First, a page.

Including on the meeting agenda sheet a place for "other business" provides a means of addressing in a timely manner pertinent concerns that arise after the agenda sheet has been completed.

    To facilitate a smooth flow of business from one meeting to the next, team members can end each meeting by completing the agenda sheet for the next meeting.

Meeting evaluation sheet

    Davis and Miller (1996) assert that to maximize learning opportunities from involvement in team activities, students should discuss and evaluate their team experiences. A meeting evaluation sheet (see figure 5) completed by each team member at the end of each meeting can facilitate this process.

    Attendance, completion of assigned tasks, contributions to discussions, interpersonal skills, and other factors that will be evaluated should be listed on the meeting evaluation sheet, which can be used for both peer and self evaluations. To ensure meaningful assessments, team members should provide evidence to support their ratings. This stipulation (a) highlights the importance of providing details in order to strengthen generalizations and establish credibility and (b) helps to emphasize to each team member the necessity for individual accountability and responsibility. Teams can use their meeting evaluation sheets to assess their progress in achieving meeting objectives and to aid in final peer and self evaluations after the completion of the project.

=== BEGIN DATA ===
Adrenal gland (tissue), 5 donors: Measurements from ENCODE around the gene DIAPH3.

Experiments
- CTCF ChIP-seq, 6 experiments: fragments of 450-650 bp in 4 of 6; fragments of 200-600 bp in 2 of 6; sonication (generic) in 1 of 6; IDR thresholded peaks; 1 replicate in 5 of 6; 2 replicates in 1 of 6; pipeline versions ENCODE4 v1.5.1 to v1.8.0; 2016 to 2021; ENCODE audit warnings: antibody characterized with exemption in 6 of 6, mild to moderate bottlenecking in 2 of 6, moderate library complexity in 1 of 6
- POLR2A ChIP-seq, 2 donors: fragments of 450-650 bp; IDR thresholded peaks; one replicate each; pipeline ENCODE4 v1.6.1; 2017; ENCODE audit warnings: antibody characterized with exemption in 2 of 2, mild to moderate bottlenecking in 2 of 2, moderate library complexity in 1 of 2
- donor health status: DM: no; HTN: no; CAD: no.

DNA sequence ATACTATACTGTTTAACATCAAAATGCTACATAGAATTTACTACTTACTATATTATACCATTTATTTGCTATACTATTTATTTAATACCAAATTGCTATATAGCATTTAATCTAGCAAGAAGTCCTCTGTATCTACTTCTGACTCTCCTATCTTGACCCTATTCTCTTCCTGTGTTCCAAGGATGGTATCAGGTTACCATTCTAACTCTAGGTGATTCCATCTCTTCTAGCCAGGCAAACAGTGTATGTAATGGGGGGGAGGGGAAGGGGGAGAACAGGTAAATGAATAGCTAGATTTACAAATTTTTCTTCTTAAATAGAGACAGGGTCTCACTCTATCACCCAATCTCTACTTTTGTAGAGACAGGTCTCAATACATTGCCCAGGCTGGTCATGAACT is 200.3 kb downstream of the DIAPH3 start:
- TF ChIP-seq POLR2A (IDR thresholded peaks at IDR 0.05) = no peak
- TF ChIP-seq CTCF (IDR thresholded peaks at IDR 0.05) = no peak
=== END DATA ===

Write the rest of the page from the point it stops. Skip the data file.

End-of-Project Evaluation Sheet